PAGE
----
In 1871, Mark Twain (Samuel Clemens) and his wife Olivia Clemens moved to Hartford after getting married one year earlier. After renting a home for two years, the couple hired New York architect Edward Tuckerman Potter to design their home. Today, this gorgeous classic home doubles as a museum and is one of Hartford’s most-visited National Historic Landmarks. Our Connecticut adoption agents think the house and museum is a perfect field trip for any family living in or passing through Hartford. It’s a great place to learn and bond together. Some of our favorite aspects of the Mark Twain House and Museum include:
History of the Home
Construction of the home began in August 1873, while Twain and Olivia were traveling abroad. The couple moved into the home on September 19, 1874 – even though the home wasn’t fully completed yet. Twain was frustrated by construction delays and the expensive costs of building the home, but the finished product was worth the trouble. Twain said the years in this home were the happiest and most productive of his life.
In 1891, Twain and Olivia had to move the family to Europe due to financial issues. The family never returned to Hartford, although Twain always missed their home there. They sold the property in 1903.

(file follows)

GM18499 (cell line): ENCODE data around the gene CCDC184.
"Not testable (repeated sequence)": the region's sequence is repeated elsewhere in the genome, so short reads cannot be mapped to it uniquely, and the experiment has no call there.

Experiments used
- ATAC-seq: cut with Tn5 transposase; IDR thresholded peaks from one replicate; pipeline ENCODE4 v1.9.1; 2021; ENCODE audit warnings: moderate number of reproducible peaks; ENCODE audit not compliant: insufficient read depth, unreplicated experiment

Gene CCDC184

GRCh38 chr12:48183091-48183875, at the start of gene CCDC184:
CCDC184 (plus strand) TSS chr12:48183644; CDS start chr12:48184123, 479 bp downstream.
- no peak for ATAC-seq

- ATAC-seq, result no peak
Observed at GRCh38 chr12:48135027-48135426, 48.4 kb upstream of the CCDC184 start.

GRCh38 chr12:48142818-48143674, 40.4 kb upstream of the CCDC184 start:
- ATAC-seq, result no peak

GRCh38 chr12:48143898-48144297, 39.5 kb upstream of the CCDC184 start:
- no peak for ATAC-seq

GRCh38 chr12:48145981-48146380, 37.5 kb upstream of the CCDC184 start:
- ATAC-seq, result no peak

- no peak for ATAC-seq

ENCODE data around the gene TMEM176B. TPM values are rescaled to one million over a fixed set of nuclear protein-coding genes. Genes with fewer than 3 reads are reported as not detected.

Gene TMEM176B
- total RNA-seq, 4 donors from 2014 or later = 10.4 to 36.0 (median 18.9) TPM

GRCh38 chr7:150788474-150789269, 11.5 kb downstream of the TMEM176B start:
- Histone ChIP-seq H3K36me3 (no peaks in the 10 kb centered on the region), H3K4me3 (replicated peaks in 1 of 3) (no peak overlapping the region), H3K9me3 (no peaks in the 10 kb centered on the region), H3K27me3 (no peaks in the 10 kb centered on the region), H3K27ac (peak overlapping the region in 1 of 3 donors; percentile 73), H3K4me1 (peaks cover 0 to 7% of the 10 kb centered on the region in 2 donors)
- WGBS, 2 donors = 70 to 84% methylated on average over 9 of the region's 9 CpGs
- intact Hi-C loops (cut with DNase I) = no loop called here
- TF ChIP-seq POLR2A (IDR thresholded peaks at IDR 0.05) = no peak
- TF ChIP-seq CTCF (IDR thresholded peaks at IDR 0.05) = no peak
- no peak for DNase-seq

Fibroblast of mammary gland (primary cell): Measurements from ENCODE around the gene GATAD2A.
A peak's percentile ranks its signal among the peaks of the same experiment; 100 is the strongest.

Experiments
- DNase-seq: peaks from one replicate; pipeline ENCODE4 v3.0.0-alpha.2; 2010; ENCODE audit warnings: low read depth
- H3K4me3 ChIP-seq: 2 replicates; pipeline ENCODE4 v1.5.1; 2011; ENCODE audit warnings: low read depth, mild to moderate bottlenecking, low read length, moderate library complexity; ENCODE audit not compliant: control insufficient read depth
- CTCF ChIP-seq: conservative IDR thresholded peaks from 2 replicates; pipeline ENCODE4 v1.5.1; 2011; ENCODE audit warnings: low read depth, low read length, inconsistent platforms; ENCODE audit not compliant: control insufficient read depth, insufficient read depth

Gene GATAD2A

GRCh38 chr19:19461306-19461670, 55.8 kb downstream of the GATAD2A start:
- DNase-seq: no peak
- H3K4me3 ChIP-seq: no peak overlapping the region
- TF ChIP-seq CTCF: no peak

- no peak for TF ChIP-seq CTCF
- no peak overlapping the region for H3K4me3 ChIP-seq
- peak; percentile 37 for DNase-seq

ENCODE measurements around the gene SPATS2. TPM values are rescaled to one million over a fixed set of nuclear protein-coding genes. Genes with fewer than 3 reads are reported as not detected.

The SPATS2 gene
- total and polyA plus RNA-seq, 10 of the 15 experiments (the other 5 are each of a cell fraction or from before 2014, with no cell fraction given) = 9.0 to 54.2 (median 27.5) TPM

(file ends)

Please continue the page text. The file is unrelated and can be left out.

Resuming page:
The home was set to be demolished in 1929 before a friend of the family stepped in to save it from destruction. The home was restored between 1955 and 1974. The restoration project finished in the same year as the 100th anniversary of the home.
The Mark Twain Home was renovated once more in 1999, including work on the exterior wood, tile, and terracotta brick, along with a rebuilding of the purple slate roofs. This renovation restored the home to how it was while the Twains were living there between 1881-1891.
How The Twains Lived
Visits to the Mark Twain Home are by guided tour only, which means you’ll learn all kinds of new information from experts on Twain’s life and his works. During your tour, you’ll be in awe of the beauty of the home and be able to envision what life there may have been like for the Twains.
Twain’s billiards room and private study were located on the top floor. Twain spent many late night hours writing in the study. He also entertained male guests here and offered them cigars and alcohol.
Their children were built their own section of the home with a nursery and playroom/classroom. Mrs. Clemens tutored her daughters in the classroom on the second floor.
Some of Twain’s most famous works were written in this home, including The Adventures of Tom Sawyer and Life on the Mississippi.